HealthDay News — Compared with adolescents born at 40 weeks of gestation, those born at <34 gestational weeks show deficits in three cognitive domains: written language, mathematics, and intelligence, according to a study published online Jan. 18 in The BMJ.
Anders Husby, M.D., Ph.D., from the School of Public Health at Imperial College London, and colleagues examined the association between gestational age at birth and cognitive outcomes in adolescence. The analysis included 792,724 full siblings born between 1986 and 2003.
The researchers found that when adjusting for sex, birth weight, malformations, parental age at birth, parental educational level, and number of older siblings, as well as shared family factors between siblings, only children born at <34 gestational weeks showed lower mean grades in written language (z score difference, −0.10 for ≤27 gestational weeks) and mathematics (−0.05 for 32 to 33 gestational weeks; −0.13 for 28 to 31 gestational weeks; −0.23 for ≤27 gestational weeks) versus children born at 40 gestational weeks. Using data from a subcohort of full brothers with intelligence test scores, those born at 32 to 33, 28 to 31, and ≤27 gestational weeks showed a reduction in IQ points of 2.4, 3.8, and 4.2, respectively, while children born at 34 to 39 gestational weeks showed a reduction in intelligence of <1 IQ point versus children born at 40 gestational weeks.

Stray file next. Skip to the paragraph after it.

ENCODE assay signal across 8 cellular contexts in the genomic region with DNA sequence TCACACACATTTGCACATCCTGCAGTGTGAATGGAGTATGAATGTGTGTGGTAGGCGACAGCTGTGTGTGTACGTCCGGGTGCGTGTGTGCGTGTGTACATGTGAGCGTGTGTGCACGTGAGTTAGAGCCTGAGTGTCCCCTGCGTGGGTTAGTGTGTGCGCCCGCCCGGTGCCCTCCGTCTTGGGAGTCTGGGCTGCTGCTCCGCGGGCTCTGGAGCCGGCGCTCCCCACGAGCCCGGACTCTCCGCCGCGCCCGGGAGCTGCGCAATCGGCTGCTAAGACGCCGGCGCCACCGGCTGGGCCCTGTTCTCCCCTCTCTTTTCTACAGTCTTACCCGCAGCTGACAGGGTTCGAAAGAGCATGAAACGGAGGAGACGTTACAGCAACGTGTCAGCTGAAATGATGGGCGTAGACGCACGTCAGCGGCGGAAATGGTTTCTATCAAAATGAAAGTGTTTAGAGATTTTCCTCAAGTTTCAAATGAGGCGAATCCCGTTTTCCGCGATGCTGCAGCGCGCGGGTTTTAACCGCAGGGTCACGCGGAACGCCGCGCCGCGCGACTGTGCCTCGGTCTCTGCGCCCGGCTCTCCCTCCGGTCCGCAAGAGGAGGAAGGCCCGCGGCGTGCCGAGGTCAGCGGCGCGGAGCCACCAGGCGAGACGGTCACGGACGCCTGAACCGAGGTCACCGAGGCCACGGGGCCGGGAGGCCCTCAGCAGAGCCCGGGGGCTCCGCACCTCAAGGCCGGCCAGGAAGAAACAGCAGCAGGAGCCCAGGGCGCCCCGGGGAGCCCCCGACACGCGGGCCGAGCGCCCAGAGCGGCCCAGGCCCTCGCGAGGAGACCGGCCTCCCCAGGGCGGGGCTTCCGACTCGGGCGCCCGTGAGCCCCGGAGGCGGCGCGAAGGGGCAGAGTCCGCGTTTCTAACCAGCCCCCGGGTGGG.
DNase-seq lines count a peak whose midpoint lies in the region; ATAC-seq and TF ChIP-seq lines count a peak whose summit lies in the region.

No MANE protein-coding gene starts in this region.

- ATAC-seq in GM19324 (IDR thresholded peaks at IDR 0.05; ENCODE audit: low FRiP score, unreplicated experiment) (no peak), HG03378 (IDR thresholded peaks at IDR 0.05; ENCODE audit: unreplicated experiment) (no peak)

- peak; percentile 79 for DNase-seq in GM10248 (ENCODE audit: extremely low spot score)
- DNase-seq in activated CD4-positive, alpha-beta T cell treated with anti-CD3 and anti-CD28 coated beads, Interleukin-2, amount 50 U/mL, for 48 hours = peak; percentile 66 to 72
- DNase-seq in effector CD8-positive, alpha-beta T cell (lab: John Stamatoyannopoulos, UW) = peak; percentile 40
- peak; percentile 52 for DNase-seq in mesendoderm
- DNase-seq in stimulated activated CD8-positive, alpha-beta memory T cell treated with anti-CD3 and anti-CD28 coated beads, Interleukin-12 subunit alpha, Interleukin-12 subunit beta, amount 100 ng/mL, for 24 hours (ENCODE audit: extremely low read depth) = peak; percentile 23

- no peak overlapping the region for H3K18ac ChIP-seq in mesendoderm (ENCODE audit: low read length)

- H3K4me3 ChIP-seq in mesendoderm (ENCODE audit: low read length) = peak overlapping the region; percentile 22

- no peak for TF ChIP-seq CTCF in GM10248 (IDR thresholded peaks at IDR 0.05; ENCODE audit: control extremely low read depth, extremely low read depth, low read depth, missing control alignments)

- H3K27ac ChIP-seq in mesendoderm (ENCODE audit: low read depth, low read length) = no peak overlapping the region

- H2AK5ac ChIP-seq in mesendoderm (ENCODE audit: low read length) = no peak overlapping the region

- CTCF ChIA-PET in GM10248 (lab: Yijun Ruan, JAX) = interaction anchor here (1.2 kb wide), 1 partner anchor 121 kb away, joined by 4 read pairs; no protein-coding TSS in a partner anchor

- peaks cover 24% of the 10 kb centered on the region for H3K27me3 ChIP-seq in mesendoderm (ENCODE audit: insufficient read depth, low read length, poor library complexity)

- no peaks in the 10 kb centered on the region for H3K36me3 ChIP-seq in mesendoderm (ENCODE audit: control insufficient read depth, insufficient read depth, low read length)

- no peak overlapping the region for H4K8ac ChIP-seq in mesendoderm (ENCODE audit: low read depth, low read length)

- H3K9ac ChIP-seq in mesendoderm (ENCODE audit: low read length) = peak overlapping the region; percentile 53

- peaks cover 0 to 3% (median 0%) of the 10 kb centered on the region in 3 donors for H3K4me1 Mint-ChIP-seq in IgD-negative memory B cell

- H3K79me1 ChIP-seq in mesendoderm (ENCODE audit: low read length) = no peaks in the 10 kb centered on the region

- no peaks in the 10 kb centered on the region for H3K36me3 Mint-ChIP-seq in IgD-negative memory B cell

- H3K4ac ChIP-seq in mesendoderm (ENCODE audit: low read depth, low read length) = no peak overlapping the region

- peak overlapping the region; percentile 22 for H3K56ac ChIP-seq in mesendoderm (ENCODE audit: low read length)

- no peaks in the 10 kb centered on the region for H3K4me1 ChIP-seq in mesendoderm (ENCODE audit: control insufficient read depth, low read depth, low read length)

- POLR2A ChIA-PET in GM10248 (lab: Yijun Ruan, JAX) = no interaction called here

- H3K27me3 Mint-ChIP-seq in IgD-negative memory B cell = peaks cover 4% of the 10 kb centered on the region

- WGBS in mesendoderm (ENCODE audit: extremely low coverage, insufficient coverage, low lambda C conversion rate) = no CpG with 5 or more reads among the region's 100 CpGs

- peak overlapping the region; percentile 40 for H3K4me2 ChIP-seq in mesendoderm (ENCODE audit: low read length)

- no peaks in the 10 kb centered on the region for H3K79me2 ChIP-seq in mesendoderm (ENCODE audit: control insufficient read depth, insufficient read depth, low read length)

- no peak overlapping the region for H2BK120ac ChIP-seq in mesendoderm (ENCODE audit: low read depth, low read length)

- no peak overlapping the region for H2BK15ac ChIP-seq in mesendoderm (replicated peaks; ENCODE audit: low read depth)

“Cognitive outcomes are not, however, predetermined at birth but are heavily influenced by social circumstances and nurturing, and this is why early intervention is warranted for children born early preterm,” the authors write.